Why the UK is making strides in the startup community

Peter Crush

Wednesday 18 March 2015

It was 19th century English literary critic William Hazlitt who famously wrote: “Prosperity is a great teacher; adversity is a greater.” When it comes to explaining the recent dramatic rise in British business start-ups, never a truer word was spoken.

Thanks to rising unemployment; below inflation pay rises; loss of faith in traditional career ladders and low engagement levels, in recent years, record numbers of people have ditched being the employee to instead become the boss. In 2012, there were 484,224 new start-ups formed, and this jumped to 526,446 in 2013. Last year, this figure was beaten again, with 581,173 new businesses registered with Companies House.

This growth in start-ups coincides with a 20-year high in the number of self-employed people. Around 4.6 million people are now their own bosses. This equates to 15 per cent of the entire UK workforce – a proportion two percentage points higher than in 2008, and up from only 8 per cent in 1975.

Although tradespeople have long bolstered self-employment figures, the data suggests that the greatest growth comes from the ‘knowledge economy’. A major catalyst for this phenomenon has been the fact that the technology has finally caught up. Centre for Entrepreneurs chairman, Luke Johnson says: “Traditional jobs for life have largely disappeared; entrepreneurs have higher profiles than in the past, and they are now seen as role models. But more important than all of this is the fact starting a business has become easier, quicker and cheaper than ever thanks to technology.”

Low-cost

According to website fourhourweek.com, which surveyed more than 1,500 new businesses, 22 per cent of people said they were able to start a brand new business for just $100-$500, with only 14 per cent saying it cost them more than $5,000. Today, a computer, plus an internet connection, is all knowledge workers need to create a web-presence and an email address. ‘Moores Law’, which states that computing power doubles every two years, is still functioning (largely because the IT industry actually uses it to set planning targets), meaning laptops with all the power business-owners need can now be bought for less than £200.

“Cheap technology now gives people the ability to sell their skills to a global audience from their living room,” explains Xenios Thrasyvoulou, founder of PeoplePerHour. Thrasyvoulou heads one of a growing number of businesses that match companies to people selling the skills they need. Eventually, he predicts there will be a ‘wikinomics world’ where talent is borderless; available to a global market; no longer ‘owned’ by organisations, but hired on an ad-hoc basis. He pursues: “We know hundreds of skilled people who – after going on maternity leave, for example – evaluate their lives, sign up with us, and now work for whoever wants them for short, sharp projects. These people will never go back to their old employers again.”

Other organisations doing similar things include blur Group, which launched in 2007. Last year it reached $300 million-worth of ‘projects’ outsourced to people outside organisations’ walls.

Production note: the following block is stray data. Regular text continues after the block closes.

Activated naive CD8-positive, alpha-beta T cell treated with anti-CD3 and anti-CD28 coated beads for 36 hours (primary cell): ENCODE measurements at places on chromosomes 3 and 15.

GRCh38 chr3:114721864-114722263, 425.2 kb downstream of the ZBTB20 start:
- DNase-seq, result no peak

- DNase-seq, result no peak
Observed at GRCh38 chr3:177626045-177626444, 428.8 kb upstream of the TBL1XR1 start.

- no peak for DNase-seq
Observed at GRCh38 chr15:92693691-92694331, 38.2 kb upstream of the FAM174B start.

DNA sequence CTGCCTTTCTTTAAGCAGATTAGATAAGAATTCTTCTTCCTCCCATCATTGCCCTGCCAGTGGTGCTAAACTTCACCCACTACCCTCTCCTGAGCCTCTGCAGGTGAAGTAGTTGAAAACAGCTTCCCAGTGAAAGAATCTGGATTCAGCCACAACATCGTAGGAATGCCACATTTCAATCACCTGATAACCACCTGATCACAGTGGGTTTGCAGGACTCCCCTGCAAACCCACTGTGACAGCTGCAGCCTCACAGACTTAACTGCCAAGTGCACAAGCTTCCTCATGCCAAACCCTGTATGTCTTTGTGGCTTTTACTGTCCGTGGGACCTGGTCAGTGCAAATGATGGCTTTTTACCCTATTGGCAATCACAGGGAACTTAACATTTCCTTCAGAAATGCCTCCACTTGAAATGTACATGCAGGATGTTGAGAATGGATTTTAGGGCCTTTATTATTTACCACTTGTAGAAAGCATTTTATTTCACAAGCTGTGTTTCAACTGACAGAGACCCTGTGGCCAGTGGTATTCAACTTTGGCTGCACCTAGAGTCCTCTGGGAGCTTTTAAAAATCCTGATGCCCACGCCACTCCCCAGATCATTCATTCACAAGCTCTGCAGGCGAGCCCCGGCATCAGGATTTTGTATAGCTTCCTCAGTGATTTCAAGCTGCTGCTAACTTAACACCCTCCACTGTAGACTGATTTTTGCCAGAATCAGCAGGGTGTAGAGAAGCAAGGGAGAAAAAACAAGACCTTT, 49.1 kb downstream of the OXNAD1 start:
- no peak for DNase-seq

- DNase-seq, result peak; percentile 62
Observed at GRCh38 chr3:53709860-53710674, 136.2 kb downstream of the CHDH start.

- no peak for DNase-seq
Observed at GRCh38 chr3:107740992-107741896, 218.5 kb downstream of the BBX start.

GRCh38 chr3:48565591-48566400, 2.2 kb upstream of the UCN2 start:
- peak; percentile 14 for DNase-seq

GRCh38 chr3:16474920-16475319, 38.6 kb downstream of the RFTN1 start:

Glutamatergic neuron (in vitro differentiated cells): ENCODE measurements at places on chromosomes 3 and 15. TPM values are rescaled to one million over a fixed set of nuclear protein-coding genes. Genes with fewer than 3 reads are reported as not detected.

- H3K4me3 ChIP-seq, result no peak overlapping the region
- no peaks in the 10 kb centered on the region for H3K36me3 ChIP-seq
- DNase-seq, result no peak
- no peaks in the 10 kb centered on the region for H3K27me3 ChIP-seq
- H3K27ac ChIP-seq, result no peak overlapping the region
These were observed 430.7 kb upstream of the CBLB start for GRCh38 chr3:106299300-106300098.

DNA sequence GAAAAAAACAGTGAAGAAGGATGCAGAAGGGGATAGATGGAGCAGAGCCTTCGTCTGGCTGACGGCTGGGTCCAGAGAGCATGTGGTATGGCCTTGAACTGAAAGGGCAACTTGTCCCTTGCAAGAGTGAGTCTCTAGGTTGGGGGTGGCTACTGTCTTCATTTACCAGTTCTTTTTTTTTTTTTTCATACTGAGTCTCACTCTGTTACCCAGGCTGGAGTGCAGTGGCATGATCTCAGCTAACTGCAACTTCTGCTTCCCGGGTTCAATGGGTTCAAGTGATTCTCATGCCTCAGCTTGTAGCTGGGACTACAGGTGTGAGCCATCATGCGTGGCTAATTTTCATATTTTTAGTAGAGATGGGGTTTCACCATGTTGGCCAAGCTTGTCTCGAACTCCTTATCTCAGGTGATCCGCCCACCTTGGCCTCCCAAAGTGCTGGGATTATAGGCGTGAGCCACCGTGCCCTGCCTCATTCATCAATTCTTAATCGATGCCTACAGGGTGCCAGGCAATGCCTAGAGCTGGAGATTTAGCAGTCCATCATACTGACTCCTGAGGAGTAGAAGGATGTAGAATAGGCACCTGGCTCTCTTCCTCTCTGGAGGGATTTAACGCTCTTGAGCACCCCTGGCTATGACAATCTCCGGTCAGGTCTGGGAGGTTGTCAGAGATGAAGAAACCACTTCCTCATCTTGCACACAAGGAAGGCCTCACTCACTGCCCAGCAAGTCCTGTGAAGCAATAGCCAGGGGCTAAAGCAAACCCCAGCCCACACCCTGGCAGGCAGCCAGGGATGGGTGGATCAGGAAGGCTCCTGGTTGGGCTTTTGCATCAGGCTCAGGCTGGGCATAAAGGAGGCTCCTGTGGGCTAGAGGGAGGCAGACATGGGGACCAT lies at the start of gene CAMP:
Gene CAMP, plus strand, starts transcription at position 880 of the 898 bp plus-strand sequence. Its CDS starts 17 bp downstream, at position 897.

Baby Boomers

According to the British start-ups statistics, it’s not just young people who are utilising cheap technology to start a new venture. ‘Baby Boomers’ (those born after the end of WW2, and before 1964), are joining in the fun too. The percentage of entrepreneurs who are Baby Boomers has grown from 14.3 per cent in 1996 to 23.4 per cent today, and, in every year of the last 15 years, Baby Boomers aged between 55-64 have had a higher rate of entrepreneurial activity than Generation Y.

“Being their own boss is the biggest driver when it comes to setting up a business,” according to Rebecca McNeil, managing director for business lending and enterprise at Barclays. “Experts also suggest older age is where the technology-experience ‘sweet-spot’ is reached: These people have the knowledge they need to sell to others, as well as the IT literacy. Younger people merely have the latter.”

Of course, it should be recognised that technology only makes starting a business easier. Maintaining it is another issue, and every new business still needs competent staff to keep it going. While IT improvements are making launching businesses easier, new research shows start-ups, in particular, still suffer disproportionately from late payment, and they also find it difficult to borrow money. One in five start-ups had a request for a bank loan declined in 2014 (source: alternative finance company Fleximize), while according a 2014 YouGov poll, 85 per cent of small businesses suffer from late payment, apparently amounting to £39.4 billion that’s still owed to them. So, in conjunction with this burgeoning of start-up enterprises, it should be noted that the level of outstanding payments has doubled in the last four years.

But let’s not forget that with simpler, more intuitive IT (and even supporting technology, like Crunch, which provides outsourced cloud-based accountancy software) starting a business has never been easier. With a great idea, all people need is minimal technology – and they seem to be grabbing this opportunity with gusto.

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